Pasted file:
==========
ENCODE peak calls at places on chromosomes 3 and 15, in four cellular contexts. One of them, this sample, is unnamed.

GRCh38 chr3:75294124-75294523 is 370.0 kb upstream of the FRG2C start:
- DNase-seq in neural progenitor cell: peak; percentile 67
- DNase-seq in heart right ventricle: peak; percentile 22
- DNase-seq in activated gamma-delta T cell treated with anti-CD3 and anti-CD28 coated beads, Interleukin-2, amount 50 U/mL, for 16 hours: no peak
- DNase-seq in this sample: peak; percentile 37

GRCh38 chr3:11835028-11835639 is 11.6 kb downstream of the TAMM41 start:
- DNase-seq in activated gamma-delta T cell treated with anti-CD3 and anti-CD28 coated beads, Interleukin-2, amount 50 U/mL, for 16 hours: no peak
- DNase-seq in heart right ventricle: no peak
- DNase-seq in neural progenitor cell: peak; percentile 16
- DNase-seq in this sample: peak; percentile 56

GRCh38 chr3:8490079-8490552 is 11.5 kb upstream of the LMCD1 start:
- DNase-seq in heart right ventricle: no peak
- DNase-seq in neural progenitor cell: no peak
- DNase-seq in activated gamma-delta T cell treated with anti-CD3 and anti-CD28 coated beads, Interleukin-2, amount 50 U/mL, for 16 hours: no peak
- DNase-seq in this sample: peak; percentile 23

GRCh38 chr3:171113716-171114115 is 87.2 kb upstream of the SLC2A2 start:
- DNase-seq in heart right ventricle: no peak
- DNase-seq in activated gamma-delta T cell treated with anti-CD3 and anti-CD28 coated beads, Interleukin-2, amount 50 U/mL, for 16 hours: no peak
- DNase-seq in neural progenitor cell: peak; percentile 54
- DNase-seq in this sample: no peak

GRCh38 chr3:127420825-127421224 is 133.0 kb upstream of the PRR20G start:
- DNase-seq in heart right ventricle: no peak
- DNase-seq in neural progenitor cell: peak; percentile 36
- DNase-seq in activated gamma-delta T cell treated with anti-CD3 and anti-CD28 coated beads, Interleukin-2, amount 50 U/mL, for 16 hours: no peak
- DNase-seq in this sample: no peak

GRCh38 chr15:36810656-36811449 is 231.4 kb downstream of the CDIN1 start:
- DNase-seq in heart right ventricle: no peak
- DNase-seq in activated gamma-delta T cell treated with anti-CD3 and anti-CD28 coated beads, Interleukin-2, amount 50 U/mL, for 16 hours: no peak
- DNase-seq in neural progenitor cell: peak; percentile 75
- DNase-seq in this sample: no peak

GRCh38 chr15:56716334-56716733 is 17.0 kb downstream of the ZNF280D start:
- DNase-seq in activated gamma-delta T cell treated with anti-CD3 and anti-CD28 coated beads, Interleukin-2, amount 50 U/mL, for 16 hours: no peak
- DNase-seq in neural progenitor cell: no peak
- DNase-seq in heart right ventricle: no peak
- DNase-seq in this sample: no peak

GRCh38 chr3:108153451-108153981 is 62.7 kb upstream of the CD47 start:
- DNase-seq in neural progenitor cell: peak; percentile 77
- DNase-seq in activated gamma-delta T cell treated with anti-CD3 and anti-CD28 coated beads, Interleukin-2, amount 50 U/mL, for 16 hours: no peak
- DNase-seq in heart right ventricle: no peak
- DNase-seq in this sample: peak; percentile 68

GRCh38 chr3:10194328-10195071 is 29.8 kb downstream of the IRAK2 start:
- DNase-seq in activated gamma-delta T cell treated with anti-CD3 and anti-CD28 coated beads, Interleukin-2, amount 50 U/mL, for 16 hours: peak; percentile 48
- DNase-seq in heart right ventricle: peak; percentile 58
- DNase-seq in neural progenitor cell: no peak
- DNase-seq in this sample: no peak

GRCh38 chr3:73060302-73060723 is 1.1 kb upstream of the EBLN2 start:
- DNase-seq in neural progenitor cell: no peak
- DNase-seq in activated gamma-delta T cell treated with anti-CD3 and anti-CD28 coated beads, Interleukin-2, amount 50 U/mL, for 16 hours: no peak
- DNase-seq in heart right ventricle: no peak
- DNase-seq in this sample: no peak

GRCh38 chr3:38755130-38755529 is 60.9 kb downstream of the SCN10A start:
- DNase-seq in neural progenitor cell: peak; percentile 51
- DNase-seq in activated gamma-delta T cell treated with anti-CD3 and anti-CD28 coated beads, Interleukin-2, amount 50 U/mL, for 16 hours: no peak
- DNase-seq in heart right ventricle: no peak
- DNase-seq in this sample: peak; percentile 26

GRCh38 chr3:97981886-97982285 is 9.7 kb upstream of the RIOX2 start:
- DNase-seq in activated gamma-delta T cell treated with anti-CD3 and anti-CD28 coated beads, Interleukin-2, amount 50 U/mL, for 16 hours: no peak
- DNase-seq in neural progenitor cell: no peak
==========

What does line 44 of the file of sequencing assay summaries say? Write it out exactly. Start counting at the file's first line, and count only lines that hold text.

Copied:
- DNase-seq in heart right ventricle: peak; percentile 58